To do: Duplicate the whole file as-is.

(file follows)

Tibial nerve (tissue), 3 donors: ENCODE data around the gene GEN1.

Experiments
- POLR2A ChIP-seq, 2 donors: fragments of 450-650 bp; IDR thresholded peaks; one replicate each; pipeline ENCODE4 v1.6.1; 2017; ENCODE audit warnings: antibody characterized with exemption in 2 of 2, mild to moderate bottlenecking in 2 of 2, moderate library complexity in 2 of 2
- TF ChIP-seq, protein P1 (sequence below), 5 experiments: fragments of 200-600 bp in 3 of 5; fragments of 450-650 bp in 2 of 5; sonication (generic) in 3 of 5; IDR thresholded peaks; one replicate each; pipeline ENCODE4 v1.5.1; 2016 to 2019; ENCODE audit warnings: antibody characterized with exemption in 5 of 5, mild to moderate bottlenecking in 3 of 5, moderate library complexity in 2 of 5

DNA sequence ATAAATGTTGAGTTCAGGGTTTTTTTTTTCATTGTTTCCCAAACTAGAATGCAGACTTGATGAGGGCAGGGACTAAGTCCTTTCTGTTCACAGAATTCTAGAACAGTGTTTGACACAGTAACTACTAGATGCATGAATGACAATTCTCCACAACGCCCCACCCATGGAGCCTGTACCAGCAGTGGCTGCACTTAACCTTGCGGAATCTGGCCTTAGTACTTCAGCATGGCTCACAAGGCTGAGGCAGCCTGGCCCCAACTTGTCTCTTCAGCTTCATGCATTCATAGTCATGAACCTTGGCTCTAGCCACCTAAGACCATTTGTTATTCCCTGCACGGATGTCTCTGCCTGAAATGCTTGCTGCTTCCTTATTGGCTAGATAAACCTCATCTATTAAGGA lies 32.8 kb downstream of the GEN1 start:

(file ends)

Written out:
Tibial nerve (tissue), 3 donors: ENCODE data around the gene GEN1.

Experiments
- POLR2A ChIP-seq, 2 donors: fragments of 450-650 bp; IDR thresholded peaks; one replicate each; pipeline ENCODE4 v1.6.1; 2017; ENCODE audit warnings: antibody characterized with exemption in 2 of 2, mild to moderate bottlenecking in 2 of 2, moderate library complexity in 2 of 2
- TF ChIP-seq, protein P1 (sequence below), 5 experiments: fragments of 200-600 bp in 3 of 5; fragments of 450-650 bp in 2 of 5; sonication (generic) in 3 of 5; IDR thresholded peaks; one replicate each; pipeline ENCODE4 v1.5.1; 2016 to 2019; ENCODE audit warnings: antibody characterized with exemption in 5 of 5, mild to moderate bottlenecking in 3 of 5, moderate library complexity in 2 of 5

DNA sequence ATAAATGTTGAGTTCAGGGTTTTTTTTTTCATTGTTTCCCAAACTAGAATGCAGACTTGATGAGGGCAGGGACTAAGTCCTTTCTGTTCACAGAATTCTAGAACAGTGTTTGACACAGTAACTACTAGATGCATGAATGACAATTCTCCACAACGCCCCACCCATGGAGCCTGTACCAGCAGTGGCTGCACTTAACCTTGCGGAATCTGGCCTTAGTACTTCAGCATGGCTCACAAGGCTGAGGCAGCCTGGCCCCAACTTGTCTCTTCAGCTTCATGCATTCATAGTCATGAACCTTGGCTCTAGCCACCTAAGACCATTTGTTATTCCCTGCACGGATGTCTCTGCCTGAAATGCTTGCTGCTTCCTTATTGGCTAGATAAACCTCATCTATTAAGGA lies 32.8 kb downstream of the GEN1 start: